By Aled Jones.
The beautiful South Pier at Bridlington is one of the town’s most renowned landmarks and rightly so, as the building is listed at Grade II for having special historical and architectural interest. Built between 1843 and 1848 it’s the expert work of one James Walker, a nationally notable mid-19th century civil engineer.
The colourful vintage postcard on show here today features the South Pier and adjacent seafront areas as they used to look in the swinging Sixties, the card is clearly date stamped 2nd October, 1963.
As you can see from the modern photographic comparison, the South Pier has altered very little over the last six decades or so, apart from a wide stone extension directly in front of the Crane Wharf, this being for a marine diesel filling station.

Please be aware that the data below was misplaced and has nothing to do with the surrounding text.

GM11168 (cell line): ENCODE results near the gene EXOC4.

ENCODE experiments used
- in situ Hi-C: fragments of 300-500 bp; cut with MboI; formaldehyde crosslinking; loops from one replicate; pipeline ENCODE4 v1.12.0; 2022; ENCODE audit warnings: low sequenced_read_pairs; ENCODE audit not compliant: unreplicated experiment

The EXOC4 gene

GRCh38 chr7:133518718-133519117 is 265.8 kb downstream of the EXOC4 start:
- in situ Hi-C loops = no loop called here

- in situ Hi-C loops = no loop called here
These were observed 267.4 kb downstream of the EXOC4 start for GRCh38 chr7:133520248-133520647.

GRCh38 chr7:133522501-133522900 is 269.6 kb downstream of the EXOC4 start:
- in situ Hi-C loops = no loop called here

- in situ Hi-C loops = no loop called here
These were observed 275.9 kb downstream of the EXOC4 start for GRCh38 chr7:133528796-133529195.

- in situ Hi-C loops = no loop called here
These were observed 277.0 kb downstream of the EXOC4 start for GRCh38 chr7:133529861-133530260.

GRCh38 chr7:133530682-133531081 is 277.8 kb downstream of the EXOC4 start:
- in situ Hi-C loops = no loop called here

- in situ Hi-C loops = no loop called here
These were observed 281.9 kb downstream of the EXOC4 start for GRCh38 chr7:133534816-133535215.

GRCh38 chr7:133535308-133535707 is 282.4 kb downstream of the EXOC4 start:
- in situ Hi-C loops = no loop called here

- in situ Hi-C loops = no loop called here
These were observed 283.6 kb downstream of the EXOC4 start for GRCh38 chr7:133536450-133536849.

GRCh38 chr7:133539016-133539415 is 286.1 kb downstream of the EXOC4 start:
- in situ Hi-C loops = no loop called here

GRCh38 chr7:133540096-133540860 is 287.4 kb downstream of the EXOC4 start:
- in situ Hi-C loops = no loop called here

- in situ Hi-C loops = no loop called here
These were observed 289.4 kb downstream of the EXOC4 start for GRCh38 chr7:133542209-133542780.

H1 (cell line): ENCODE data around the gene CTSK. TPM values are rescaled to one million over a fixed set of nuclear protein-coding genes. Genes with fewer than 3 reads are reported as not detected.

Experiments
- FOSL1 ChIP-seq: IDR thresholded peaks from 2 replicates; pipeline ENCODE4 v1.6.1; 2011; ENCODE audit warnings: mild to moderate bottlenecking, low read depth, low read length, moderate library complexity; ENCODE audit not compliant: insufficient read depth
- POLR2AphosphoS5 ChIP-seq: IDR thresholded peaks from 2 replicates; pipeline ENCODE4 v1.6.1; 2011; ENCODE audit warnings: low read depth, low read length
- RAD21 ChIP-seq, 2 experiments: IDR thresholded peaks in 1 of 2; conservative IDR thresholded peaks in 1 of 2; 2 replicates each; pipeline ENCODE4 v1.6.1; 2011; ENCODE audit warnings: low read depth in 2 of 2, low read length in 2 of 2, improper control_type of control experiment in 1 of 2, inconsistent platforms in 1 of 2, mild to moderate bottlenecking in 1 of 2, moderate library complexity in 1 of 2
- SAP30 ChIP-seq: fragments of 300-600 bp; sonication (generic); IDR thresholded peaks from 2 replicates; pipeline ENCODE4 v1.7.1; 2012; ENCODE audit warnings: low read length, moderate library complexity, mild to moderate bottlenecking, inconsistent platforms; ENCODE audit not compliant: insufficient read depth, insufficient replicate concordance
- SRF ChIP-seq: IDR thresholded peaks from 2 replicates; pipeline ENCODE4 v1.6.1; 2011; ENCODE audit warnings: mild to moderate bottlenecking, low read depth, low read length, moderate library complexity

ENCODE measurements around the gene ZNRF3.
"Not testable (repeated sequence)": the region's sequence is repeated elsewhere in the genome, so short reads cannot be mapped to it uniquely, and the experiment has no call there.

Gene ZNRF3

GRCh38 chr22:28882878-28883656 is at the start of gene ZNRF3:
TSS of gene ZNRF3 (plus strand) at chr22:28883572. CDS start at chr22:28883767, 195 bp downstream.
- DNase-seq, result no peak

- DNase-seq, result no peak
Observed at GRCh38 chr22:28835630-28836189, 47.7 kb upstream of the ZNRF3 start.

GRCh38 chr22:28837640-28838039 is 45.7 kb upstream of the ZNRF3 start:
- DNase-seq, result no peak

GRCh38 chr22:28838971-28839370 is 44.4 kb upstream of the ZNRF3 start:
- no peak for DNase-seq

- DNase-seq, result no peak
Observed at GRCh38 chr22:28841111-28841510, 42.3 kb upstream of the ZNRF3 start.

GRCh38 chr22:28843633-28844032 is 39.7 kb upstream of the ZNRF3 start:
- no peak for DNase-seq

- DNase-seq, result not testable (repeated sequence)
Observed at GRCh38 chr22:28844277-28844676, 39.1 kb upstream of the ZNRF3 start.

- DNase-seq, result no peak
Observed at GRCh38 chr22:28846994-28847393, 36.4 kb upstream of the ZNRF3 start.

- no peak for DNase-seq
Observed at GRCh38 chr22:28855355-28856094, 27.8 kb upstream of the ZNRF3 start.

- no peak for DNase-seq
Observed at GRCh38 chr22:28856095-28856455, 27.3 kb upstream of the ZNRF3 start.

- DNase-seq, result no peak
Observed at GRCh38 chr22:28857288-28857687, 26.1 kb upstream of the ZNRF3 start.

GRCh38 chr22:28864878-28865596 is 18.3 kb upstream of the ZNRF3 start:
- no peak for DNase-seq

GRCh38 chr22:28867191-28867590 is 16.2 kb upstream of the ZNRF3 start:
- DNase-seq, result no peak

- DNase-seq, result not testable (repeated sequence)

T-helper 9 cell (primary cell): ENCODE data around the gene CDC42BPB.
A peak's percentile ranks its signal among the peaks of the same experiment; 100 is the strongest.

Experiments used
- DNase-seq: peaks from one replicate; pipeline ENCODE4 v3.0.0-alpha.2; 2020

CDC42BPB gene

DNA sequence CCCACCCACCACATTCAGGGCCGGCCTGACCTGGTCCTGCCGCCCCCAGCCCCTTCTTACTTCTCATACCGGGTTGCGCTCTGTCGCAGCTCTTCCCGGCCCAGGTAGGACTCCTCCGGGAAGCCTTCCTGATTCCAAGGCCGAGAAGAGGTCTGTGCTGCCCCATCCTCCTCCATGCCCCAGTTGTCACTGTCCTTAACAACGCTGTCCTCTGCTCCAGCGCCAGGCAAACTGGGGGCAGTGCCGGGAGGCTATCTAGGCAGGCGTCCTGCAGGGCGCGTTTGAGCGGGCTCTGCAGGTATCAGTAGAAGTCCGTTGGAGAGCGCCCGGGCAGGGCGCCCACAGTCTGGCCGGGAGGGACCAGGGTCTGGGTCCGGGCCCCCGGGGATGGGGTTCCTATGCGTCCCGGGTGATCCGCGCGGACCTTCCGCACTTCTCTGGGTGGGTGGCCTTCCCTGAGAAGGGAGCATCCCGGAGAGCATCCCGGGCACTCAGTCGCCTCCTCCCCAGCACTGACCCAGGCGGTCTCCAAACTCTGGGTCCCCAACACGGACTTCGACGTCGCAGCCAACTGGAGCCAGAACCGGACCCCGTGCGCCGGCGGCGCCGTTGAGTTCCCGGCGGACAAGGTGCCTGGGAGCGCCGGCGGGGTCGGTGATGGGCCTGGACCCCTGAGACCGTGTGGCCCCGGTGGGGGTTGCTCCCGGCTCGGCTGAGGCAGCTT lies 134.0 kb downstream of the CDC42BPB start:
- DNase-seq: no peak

It’s also interesting to note how much taller the Lawrence Complex building, situated at the front of the pier, now is compared to when the picture postcard was taken, the function of the extra storey being hotel accommodation.
Another comparison of the two photographs will reveal that the large one-storey building that once joined onto the Spa Royal Hall has been demolished without a trace. This along with major modifications to two properties on the corner of West Street (both now take-aways), which from the old postcard appear to have been built in the early to mid-Victorian era, because of their attractive bow windows and classical porches.
By Echo correspondent Aled Jones. Copyright 2021